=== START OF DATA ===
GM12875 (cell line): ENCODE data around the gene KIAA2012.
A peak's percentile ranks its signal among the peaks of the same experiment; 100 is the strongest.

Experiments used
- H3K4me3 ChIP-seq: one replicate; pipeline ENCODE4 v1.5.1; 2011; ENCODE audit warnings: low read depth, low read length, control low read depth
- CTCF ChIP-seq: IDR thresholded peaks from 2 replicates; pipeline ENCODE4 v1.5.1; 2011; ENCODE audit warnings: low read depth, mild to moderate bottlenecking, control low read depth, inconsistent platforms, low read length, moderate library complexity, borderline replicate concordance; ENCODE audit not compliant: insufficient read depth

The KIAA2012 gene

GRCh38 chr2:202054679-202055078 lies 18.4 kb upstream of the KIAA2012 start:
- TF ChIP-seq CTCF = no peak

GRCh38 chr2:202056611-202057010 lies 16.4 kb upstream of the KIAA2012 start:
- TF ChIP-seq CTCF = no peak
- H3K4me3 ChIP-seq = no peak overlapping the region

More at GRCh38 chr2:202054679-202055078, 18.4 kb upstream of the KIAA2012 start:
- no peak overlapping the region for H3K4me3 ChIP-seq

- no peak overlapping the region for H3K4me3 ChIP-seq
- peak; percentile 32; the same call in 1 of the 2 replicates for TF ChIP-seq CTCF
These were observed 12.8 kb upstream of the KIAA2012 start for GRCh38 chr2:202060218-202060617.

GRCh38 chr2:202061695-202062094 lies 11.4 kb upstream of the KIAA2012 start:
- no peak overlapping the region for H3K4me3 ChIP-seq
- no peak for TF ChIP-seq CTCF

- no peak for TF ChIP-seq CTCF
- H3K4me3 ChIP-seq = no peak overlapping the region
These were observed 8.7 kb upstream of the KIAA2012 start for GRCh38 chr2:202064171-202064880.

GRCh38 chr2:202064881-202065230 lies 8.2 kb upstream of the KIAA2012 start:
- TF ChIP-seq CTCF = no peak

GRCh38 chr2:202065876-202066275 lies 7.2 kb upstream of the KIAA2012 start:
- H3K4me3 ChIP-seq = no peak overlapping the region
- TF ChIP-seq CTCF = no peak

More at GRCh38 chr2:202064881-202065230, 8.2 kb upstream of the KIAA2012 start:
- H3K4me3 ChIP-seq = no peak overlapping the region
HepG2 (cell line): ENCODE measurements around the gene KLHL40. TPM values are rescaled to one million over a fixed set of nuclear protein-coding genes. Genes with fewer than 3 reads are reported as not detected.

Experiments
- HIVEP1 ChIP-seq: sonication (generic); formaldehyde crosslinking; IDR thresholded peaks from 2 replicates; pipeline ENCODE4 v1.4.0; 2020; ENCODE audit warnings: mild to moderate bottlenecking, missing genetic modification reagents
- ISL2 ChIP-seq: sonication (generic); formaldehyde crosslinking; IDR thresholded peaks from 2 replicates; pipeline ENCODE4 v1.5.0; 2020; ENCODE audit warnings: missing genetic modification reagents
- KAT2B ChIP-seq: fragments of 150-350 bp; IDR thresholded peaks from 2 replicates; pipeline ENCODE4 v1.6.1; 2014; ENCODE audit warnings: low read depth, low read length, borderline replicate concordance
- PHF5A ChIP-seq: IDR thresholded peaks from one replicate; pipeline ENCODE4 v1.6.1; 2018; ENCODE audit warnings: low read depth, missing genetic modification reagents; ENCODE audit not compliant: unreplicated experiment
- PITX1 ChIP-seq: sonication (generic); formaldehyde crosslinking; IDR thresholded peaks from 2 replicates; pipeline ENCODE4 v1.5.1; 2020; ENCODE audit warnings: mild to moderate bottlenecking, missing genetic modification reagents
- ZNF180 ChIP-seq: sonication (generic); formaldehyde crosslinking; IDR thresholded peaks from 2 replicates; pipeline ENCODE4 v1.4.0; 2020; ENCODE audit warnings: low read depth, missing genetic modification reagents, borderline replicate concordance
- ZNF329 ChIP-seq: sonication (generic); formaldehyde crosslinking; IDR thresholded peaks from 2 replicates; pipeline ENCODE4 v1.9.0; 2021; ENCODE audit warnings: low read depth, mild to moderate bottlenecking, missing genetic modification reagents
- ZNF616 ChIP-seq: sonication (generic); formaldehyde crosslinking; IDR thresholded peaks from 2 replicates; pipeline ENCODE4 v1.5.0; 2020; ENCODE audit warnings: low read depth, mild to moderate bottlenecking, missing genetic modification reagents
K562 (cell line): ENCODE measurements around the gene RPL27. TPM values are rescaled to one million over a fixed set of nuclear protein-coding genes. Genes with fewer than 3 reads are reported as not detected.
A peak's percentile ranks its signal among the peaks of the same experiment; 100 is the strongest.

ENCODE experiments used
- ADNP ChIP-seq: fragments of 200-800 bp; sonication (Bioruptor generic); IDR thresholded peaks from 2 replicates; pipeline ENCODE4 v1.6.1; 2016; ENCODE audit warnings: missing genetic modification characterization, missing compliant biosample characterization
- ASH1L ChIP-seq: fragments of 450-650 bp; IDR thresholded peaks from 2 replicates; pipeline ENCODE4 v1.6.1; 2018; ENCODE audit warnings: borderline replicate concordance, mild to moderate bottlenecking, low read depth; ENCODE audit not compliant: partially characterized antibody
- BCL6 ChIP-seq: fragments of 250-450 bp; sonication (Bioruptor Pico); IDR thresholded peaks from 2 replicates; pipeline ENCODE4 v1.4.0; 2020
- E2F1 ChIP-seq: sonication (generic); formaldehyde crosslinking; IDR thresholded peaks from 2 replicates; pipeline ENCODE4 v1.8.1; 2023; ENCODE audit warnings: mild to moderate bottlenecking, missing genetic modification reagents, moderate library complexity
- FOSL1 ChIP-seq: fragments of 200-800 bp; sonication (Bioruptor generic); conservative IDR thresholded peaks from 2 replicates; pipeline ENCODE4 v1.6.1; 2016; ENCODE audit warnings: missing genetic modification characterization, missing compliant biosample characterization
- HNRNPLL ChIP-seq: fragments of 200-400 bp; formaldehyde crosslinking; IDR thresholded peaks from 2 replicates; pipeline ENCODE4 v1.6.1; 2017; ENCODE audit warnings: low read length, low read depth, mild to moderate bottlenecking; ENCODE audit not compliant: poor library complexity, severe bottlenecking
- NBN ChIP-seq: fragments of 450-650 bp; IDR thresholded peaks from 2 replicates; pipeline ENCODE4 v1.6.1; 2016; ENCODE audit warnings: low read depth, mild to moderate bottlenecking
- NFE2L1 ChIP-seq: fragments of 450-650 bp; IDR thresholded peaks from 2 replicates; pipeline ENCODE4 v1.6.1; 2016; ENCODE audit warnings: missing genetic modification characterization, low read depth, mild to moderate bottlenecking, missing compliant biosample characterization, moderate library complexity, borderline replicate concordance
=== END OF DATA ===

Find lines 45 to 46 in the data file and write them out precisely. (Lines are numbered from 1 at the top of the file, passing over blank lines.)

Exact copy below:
- BCL6 ChIP-seq: fragments of 250-450 bp; sonication (Bioruptor Pico); IDR thresholded peaks from 2 replicates; pipeline ENCODE4 v1.4.0; 2020
- E2F1 ChIP-seq: sonication (generic); formaldehyde crosslinking; IDR thresholded peaks from 2 replicates; pipeline ENCODE4 v1.8.1; 2023; ENCODE audit warnings: mild to moderate bottlenecking, missing genetic modification reagents, moderate library complexity